DALLAS CRIMINAL LAWYERS.: FEDERAL, STATE & APPEALS - BRODEN & MICKELSEN LLP

Execution of Texas Man is Delayed over Schizophrenia Claims

Execution of Texas Man is Delayed over Schizophrenia Claims

The execution of a man accused of killing a store worker during a robbery at a Fort Worth gas station in 2010 has been delayed by the Texas Court of Criminal Appeals after his attorneys argued he is mentally ill.

The execution of 42-year-old Kwame Rockwell was set for Oct. 24.  Rockwell and two other men robbed a store and fatally shot Daniel Rojas and Jerry Burnett eight years ago. Rockwell was convicted of the murder of Rojas in 2012.

Last week, a majority of Texas Court of Criminal Appeals judges ordered Rockwell’s execution be delayed, according to the Texas Tribune. They ordered a judge to appoint two mental health experts and re-examine Rockwell prior to execution.

Rockwell and his lawyers fought to stay the execution. They argued Rockwell’s schizophrenia prevents him from understanding his execution and the murder conviction.

Under Texas statute, a person must be competent to be executed.  Rockwell’s attorneys point to a history of serious mental illness that dogged him his whole life. Media reports suggest he is fixated with delusions that snakes and demons afflict him and invade his body.

A 2017 appeal launched by the death row inmate pointed out he was diagnosed with schizophrenia in prison.

Rockwell has launched a number of appeals. In April of last year, a federal appeals court rejected Rockwell’s claim he had inadequate legal representation at his trial in Tarrant County trial when his lawyers decided not to present evidence of schizophrenia and the use of steroids.

Texas has executed a series of people who claimed to be mentally ill. In 2014, The Guardian reported how Texas routinely executes people who showed signs of illnesses like schizophrenia.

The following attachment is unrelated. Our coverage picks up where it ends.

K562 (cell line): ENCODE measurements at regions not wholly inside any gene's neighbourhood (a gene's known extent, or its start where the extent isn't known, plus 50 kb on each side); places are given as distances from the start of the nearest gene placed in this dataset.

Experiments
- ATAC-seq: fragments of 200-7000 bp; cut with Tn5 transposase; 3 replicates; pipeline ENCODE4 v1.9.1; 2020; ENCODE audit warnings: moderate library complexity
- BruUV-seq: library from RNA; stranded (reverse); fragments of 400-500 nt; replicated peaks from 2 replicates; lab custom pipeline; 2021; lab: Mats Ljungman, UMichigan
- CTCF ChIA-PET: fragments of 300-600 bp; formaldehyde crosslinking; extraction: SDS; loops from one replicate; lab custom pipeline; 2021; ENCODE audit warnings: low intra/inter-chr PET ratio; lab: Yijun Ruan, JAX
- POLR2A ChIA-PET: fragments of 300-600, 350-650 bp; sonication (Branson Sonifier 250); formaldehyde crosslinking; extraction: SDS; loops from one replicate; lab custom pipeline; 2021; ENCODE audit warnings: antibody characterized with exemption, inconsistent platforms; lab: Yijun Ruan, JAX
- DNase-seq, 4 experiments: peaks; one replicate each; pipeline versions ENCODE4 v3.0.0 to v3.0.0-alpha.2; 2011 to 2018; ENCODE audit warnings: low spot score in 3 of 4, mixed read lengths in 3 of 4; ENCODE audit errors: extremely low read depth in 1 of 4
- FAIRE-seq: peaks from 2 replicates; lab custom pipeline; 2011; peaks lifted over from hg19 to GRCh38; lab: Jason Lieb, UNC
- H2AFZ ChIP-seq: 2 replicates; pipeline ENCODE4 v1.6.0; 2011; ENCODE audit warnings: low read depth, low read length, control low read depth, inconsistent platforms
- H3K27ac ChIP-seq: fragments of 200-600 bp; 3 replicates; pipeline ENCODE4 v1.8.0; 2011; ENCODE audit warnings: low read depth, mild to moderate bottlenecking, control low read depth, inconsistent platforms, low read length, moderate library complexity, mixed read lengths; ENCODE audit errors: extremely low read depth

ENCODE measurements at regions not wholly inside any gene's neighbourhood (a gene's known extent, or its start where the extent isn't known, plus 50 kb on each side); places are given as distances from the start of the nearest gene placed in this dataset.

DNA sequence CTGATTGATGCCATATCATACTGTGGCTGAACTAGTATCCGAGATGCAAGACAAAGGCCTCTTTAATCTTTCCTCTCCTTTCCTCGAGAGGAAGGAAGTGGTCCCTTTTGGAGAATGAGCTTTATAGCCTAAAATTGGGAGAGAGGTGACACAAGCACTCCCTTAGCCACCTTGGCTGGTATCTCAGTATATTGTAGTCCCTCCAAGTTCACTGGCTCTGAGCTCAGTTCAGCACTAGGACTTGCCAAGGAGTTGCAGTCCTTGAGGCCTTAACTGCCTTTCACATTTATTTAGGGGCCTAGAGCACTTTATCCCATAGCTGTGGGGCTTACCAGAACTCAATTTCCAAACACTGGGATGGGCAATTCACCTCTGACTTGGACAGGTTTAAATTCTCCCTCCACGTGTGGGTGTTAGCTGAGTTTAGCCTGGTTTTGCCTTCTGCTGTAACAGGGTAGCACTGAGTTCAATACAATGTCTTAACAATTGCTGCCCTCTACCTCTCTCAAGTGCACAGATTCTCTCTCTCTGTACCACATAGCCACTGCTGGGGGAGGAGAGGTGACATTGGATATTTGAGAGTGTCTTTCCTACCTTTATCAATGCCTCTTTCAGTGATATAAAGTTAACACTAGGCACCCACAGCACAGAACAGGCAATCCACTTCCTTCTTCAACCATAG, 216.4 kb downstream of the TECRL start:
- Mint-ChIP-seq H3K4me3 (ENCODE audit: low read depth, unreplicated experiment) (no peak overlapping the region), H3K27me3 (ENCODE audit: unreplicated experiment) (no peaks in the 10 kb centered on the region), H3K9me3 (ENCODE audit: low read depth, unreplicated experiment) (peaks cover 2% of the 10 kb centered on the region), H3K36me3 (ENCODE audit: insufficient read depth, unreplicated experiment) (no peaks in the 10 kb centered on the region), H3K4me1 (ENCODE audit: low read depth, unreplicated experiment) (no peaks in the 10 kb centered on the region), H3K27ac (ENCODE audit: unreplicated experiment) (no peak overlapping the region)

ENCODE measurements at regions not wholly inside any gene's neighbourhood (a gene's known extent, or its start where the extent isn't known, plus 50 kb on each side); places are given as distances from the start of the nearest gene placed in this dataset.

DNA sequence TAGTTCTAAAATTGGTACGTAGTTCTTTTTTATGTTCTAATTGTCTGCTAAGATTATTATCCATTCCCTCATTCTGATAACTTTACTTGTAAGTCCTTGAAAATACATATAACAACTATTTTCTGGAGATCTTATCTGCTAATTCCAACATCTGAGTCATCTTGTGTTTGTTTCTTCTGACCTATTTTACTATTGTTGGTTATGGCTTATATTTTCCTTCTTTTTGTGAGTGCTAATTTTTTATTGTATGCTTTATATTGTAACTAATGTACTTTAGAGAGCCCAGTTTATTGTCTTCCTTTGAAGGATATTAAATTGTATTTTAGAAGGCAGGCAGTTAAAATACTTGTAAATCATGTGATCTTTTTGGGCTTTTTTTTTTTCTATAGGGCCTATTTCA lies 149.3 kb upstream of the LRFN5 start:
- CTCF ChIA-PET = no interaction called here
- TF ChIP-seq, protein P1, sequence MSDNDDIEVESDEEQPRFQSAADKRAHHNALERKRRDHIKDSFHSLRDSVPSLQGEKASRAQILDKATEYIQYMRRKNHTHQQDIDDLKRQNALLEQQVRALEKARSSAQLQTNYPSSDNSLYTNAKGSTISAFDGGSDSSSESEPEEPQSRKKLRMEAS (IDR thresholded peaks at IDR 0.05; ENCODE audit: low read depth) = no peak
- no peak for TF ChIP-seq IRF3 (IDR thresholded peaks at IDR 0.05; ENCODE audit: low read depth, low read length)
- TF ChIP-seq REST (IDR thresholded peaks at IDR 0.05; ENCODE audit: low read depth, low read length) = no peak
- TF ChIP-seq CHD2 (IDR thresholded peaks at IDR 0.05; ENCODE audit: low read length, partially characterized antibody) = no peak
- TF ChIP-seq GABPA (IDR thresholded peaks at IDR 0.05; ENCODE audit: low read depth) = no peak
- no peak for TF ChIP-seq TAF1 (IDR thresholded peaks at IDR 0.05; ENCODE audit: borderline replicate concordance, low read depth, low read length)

The report cited the case of Andre Thomas who was executed in 2005 for killing his estranged wife, his four-year-old son and his one-year-old stepdaughter. He believed he was following an order from God to exorcise their demons. He gouged out his right eye in prison and was diagnosed with paranoid schizophrenia.

In the 2002 case of Atkins v. Virginia, the U.S. Supreme Court ruled that executions of mentally retarded criminals are “cruel and unusual punishments” prohibited by the Eighth Amendment.

However, the ruling does not necessarily protect mentally ill people from execution.

The New York Times noted the nation’s highest court has habitually declined to protect mentally ill people from the death penalty. It said only people who are insane cannot be executed.

Insane is narrowly defined as people who are unaware of the punishment they are about to suffer and why they are to suffer it. It’s a definition that excludes most people with severe mental illnesses such as schizophrenia.

More people are executed in Texas than in any other state. If you have been charged with murder in the Lone Star State, it’s important to hire a criminal defense attorney who has dealt with these high-profile capital murder cases. Call us at (214) 720-9552.

 

 

 

 

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